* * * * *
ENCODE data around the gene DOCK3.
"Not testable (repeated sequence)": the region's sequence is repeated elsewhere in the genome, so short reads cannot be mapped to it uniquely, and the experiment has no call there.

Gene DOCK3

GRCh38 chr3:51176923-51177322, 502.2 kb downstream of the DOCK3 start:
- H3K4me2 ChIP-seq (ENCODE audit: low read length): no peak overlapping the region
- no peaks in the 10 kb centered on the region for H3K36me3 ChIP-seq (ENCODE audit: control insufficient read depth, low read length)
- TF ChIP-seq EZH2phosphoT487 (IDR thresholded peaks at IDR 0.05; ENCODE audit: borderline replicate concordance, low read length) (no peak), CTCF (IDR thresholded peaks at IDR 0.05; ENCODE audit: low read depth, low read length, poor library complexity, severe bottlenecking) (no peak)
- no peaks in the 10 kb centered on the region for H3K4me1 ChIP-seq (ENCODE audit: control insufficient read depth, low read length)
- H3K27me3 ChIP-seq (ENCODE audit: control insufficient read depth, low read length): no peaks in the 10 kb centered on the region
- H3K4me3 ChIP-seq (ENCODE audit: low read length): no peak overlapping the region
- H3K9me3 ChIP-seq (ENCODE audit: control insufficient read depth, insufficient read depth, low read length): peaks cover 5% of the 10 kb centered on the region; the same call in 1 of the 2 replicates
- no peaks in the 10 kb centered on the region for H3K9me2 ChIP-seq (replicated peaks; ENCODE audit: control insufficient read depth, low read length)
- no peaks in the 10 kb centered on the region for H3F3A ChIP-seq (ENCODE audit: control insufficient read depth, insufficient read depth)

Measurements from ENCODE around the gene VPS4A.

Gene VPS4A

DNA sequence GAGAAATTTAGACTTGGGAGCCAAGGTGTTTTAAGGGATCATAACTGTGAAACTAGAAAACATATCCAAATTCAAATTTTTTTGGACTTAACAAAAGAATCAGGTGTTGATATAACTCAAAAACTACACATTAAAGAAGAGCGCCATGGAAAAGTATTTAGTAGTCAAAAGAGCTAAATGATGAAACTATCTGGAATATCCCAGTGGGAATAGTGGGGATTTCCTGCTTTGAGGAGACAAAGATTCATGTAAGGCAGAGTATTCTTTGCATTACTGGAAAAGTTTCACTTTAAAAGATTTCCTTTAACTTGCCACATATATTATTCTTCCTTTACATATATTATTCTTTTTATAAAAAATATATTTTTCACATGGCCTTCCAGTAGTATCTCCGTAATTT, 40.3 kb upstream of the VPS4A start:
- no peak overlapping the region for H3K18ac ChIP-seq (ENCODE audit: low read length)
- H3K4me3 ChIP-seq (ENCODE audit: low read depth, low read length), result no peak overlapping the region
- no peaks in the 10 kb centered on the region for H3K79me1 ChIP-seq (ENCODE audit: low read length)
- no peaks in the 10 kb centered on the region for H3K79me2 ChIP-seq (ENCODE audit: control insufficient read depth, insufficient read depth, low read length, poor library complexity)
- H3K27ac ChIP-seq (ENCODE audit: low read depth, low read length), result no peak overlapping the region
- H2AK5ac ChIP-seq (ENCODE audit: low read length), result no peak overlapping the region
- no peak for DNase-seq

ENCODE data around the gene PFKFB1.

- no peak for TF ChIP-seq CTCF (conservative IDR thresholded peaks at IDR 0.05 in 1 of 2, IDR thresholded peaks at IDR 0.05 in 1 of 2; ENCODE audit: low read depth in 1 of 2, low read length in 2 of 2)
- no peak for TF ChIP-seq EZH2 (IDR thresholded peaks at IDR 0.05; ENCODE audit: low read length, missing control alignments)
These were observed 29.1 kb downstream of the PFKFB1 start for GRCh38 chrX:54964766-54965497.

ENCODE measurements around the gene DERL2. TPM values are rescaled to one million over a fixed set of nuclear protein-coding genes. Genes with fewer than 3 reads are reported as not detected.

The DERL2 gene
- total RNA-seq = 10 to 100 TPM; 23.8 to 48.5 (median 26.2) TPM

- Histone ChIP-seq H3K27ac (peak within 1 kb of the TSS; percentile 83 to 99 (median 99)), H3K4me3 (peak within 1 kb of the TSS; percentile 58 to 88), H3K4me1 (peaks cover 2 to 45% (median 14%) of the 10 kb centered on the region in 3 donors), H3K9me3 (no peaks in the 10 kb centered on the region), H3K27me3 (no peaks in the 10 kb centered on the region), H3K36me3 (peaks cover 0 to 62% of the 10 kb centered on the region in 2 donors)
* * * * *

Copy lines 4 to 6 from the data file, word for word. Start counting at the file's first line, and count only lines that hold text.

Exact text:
GRCh38 chr3:51176923-51177322, 502.2 kb downstream of the DOCK3 start:
- H3K4me2 ChIP-seq (ENCODE audit: low read length): no peak overlapping the region
- no peaks in the 10 kb centered on the region for H3K36me3 ChIP-seq (ENCODE audit: control insufficient read depth, low read length)